Triple whammy of insecure work

Labour & European Law Review

23 Jun 2023| News

The TUC has called on the Covid inquiry to consider how the “unchecked growth” of insecure work left millions of low-paid and frontline workers vulnerable to the pandemic.

A recent analysis by the union body found that between 2011 and the end of 2019, the number of people in insecure work, the so called ‘gig economy’ including those on zero hours contracts, grew by a fifth, with half a million more in insecure jobs by the end of the decade. In 2011, the numbers in insecure work were 3.2 million. By the end of the decade, the numbers were 3.7 million.

This growth, the TUC points out, is disproportionate compared to the growth of the labour market during the same period, with the proportion of people in insecure work growing from 10.7 per cent to 11.2 per cent.

TUC analysis during the pandemic also showed that those in insecure jobs faced much higher mortality rates compared to those in more secure jobs. For instance, the Covid-19 male mortality rate in insecure occupations was 51 per 100,000 people aged 20-64, compared to 24 per 100,000 people in less insecure jobs. Likewise, the Covid-19 female mortality rate in insecure occupations was 25 per 100,000 people, compared to 13 per 100,000 for those in less insecure occupations.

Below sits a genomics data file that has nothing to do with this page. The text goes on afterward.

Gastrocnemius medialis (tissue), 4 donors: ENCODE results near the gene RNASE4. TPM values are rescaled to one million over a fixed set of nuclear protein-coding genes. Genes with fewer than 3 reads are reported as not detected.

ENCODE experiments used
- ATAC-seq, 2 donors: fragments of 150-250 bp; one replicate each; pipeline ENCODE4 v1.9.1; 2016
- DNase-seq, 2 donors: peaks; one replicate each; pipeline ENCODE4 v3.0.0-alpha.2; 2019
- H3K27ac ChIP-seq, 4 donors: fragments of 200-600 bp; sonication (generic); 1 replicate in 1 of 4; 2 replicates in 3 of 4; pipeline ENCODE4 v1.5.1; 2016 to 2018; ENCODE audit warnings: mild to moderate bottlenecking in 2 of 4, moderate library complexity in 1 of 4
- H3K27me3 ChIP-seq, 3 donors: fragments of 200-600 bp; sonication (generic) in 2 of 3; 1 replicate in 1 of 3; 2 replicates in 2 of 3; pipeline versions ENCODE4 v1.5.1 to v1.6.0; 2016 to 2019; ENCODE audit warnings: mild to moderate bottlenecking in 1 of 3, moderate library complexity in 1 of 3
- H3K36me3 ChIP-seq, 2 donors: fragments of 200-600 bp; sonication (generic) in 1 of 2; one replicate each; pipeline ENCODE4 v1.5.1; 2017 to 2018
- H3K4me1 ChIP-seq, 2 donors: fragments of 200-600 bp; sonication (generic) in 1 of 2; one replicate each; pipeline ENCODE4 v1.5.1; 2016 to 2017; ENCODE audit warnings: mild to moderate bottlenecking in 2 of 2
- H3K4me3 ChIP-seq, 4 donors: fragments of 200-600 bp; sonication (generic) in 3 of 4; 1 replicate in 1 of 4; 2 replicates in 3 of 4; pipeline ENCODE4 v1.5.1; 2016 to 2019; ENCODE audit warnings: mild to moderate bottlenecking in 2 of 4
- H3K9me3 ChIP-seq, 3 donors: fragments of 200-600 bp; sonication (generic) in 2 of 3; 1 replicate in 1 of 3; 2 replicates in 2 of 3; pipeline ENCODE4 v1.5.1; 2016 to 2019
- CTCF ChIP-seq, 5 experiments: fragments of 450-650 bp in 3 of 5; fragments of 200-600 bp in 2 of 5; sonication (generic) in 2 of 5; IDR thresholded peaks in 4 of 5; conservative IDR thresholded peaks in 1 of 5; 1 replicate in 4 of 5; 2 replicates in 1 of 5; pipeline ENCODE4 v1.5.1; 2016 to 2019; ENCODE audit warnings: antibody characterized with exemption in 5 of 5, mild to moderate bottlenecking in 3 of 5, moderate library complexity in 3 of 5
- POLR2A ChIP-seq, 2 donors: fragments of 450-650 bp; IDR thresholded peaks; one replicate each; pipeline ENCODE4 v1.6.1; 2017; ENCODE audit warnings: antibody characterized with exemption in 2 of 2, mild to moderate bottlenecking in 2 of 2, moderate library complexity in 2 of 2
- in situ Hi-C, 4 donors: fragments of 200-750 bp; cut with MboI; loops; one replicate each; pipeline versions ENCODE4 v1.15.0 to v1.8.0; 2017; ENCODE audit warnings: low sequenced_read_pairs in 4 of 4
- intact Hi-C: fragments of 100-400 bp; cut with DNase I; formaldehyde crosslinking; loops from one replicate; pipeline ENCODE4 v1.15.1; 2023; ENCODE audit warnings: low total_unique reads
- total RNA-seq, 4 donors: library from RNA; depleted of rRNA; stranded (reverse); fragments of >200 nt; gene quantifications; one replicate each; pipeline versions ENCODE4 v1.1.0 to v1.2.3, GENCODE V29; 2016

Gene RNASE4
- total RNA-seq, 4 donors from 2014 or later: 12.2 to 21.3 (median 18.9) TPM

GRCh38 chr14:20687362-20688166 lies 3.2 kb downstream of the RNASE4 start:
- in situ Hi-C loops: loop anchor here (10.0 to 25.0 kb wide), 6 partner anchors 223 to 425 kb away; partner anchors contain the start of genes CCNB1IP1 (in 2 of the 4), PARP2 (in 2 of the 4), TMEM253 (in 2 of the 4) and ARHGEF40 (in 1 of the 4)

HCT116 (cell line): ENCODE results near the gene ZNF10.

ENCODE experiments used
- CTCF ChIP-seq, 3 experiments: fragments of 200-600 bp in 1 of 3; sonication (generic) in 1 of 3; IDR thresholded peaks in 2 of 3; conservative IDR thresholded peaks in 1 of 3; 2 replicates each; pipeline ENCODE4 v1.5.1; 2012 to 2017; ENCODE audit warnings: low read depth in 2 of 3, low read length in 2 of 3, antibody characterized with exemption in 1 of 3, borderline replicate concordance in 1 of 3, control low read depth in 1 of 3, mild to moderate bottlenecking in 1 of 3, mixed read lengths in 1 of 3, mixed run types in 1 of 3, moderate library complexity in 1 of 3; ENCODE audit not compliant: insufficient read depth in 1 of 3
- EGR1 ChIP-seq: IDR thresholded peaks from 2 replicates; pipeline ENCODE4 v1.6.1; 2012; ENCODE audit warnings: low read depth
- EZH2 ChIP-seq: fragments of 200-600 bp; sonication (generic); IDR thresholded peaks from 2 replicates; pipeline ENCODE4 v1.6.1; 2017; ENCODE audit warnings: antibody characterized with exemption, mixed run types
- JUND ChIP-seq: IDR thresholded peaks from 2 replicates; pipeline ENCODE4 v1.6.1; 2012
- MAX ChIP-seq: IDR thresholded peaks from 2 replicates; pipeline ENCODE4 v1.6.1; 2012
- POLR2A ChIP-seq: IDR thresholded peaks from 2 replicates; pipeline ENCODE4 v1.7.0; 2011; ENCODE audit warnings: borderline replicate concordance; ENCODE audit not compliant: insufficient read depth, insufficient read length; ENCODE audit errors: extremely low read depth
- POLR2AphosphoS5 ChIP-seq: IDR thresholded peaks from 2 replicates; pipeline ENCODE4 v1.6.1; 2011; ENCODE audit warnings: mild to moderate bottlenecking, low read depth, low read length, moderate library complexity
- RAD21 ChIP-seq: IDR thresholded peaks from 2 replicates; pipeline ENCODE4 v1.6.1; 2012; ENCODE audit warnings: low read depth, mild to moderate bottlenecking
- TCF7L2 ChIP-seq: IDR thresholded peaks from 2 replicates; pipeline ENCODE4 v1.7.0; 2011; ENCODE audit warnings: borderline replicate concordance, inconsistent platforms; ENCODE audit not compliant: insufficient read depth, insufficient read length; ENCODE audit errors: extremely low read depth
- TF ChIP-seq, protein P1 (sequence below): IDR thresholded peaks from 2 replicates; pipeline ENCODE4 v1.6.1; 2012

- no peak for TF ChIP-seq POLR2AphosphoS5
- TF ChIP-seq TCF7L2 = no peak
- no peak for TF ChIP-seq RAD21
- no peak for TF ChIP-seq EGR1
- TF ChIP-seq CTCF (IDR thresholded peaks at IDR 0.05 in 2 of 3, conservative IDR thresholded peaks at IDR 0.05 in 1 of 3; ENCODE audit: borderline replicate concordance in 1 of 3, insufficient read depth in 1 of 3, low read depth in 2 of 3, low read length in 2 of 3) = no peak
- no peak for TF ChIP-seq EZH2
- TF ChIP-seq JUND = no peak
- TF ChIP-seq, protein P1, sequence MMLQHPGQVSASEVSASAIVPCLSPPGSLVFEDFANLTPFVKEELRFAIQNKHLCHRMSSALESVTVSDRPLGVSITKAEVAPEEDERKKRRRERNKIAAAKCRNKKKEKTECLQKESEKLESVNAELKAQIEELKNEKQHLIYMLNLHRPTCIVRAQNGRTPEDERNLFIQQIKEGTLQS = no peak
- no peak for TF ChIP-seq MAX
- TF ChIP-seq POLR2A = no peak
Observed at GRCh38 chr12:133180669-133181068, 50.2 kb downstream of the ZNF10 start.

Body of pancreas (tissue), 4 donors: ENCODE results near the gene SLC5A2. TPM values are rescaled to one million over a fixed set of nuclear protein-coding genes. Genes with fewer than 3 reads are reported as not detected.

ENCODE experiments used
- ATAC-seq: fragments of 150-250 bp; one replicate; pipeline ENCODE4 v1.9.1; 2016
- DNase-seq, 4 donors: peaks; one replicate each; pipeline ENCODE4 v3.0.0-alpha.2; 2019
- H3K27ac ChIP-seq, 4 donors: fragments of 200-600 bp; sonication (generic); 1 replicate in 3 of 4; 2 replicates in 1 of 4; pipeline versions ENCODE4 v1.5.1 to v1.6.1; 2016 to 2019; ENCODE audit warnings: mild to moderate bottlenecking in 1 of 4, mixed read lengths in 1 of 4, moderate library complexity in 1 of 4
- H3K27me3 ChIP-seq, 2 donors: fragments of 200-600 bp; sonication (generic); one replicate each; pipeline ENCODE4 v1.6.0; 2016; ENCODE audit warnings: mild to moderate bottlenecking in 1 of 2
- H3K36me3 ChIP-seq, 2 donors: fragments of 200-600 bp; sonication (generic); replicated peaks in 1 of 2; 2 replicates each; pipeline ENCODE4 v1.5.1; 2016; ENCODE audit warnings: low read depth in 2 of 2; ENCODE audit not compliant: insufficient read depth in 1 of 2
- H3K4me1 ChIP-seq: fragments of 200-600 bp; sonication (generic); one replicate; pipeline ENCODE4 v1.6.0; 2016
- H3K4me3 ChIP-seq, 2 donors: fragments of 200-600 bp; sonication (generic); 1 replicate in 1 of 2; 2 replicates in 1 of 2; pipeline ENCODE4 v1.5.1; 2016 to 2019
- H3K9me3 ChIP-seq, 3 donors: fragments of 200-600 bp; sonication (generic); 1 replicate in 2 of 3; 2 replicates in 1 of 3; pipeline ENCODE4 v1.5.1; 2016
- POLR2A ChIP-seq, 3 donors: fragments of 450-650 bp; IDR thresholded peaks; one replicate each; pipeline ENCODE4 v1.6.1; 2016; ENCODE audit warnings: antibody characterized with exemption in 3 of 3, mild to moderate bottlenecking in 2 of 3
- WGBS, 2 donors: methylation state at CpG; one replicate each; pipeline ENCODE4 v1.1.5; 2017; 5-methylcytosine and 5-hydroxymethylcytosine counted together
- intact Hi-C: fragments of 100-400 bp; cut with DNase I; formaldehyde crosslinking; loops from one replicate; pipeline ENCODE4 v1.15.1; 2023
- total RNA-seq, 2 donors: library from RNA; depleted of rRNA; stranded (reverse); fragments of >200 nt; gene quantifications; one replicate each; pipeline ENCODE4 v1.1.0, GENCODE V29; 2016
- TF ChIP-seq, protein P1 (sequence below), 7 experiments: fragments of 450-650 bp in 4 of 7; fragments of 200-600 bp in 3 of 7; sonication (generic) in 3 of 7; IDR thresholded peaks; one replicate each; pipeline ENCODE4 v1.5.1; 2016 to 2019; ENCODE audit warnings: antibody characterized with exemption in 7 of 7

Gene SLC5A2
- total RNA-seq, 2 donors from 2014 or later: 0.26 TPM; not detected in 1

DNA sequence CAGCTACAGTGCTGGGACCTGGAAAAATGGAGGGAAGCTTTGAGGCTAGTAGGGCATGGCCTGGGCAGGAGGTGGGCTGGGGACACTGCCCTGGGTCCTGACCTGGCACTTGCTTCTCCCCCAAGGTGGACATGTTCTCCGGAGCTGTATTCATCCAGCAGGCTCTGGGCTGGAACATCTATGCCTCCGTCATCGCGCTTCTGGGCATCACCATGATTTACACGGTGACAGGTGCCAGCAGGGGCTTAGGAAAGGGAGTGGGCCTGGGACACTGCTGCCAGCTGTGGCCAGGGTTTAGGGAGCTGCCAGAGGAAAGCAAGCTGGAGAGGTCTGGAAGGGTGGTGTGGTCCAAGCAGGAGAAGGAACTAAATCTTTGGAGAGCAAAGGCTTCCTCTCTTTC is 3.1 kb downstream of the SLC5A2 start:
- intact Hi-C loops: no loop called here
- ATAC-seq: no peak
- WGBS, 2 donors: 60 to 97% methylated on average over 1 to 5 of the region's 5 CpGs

However, the TUC points out that workers in insecure jobs were not just forced to shoulder more risk of infection during the pandemic, but also the “triple whammy” of a lack of sick pay, fewer rights, and endemic low pay. TUC polling from 2022 showed that three in four people in insecure jobs only received statutory sick pay – or nothing at all – when off sick.

Insecure workers are also markedly less likely to benefit from the full range of employment rights that permanent, more secure workers are entitled to, including vital safeguards such as unfair dismissal and redundancy protections.

Sectors such as care and leisure have high rates of insecure work, compared to managerial, professional and admin sectors which have some of the lowest. Those in insecure occupations largely continued to work outside the home during the pandemic – and many were key workers.

The total number in “insecure work” includes: agency, casual, seasonal and other workers, excluding those on fixed-term contracts; workers whose primary job is a zero-hours contract; and self-employed workers who are paid below 66 per cent of median earnings.

To read the full analysis, click here.

This article was first published on Thompson’s Solicitors website.